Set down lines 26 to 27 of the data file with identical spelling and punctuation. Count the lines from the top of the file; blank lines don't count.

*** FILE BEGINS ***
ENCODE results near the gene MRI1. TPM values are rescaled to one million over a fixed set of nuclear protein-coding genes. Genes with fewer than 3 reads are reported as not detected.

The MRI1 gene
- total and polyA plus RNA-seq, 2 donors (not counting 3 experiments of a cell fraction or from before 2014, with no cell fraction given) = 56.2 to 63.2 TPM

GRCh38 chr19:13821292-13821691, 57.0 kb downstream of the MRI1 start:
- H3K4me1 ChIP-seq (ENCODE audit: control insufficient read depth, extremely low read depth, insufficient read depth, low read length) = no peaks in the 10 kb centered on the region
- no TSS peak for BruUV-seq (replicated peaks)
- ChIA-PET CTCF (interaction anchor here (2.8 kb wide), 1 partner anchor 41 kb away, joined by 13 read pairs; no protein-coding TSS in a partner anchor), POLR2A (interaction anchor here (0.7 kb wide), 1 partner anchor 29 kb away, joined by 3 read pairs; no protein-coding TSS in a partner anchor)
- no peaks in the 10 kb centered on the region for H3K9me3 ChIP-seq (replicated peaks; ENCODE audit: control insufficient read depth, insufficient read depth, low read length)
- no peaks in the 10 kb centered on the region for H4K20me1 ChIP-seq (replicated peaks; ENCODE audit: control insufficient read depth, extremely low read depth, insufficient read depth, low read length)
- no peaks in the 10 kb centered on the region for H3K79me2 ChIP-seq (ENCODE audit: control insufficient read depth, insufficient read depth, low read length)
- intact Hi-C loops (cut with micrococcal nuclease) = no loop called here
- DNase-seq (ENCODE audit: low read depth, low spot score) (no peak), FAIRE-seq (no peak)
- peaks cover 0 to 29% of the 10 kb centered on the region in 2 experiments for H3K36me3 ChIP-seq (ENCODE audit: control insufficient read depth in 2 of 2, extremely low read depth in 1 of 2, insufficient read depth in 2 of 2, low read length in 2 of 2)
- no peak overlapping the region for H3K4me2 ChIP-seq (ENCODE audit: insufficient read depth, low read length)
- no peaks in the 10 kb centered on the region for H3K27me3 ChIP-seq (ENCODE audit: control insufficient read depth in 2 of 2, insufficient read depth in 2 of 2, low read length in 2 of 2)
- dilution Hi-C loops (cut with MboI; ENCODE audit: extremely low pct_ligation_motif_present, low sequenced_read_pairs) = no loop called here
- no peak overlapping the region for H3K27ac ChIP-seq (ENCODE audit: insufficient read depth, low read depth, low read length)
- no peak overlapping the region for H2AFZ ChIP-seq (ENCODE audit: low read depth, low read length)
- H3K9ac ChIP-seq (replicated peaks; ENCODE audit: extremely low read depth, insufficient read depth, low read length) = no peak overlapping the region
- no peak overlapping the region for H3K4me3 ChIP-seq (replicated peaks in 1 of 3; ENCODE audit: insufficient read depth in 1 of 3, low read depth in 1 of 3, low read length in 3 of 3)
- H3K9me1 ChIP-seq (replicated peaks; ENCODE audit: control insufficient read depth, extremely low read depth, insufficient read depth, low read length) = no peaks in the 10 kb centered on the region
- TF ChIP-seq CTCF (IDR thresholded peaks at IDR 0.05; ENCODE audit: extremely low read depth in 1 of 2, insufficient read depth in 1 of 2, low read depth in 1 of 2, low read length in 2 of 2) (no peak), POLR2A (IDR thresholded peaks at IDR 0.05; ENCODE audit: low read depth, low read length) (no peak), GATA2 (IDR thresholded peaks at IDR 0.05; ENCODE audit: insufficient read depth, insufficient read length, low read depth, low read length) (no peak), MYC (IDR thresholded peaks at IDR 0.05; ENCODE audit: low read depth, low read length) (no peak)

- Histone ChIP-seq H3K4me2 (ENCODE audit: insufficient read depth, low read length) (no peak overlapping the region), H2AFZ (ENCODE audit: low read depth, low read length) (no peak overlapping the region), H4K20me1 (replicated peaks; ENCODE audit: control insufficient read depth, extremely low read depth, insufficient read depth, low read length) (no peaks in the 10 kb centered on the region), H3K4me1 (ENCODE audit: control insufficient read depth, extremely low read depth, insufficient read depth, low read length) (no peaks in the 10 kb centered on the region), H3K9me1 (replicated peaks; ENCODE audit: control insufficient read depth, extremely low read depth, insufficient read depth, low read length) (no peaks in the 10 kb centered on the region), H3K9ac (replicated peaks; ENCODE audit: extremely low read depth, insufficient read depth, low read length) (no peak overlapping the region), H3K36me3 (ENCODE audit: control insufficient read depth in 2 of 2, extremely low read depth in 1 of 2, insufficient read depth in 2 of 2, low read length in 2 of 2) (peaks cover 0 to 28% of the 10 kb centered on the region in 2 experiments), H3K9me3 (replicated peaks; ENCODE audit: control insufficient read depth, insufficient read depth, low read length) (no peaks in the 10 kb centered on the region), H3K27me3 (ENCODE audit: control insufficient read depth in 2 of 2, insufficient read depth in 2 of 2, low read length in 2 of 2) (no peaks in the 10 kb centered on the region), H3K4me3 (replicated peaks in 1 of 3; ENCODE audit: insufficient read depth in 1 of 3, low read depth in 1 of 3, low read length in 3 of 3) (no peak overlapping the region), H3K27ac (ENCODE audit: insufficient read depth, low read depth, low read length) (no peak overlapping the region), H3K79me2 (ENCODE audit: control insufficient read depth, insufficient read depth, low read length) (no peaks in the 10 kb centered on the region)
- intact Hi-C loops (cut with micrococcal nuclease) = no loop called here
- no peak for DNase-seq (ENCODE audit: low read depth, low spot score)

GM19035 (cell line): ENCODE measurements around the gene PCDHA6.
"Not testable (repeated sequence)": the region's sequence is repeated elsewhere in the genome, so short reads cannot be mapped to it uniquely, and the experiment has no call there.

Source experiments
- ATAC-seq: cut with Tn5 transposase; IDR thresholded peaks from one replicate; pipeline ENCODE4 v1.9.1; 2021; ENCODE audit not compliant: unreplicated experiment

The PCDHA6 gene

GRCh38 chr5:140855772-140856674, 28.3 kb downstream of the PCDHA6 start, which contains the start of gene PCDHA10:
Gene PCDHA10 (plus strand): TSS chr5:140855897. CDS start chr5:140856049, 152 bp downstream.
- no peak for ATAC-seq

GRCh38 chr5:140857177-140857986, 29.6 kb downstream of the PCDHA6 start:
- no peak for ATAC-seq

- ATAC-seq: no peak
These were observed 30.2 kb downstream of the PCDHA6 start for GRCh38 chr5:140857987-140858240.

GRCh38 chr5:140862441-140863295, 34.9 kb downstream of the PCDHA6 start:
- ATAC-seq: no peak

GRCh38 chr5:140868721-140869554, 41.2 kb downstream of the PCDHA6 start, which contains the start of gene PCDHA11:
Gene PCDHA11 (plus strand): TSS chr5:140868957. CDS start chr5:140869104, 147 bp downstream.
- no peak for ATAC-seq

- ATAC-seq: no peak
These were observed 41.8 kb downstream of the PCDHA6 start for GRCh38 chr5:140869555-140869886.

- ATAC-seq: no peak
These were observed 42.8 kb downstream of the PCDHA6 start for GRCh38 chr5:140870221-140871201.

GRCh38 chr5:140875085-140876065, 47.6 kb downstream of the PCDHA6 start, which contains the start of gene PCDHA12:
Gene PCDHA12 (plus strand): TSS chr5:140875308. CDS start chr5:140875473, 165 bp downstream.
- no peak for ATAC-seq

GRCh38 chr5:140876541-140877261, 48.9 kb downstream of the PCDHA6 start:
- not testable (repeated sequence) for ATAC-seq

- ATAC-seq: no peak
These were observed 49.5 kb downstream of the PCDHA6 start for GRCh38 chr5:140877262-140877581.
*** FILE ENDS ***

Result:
GM19035 (cell line): ENCODE measurements around the gene PCDHA6.
"Not testable (repeated sequence)": the region's sequence is repeated elsewhere in the genome, so short reads cannot be mapped to it uniquely, and the experiment has no call there.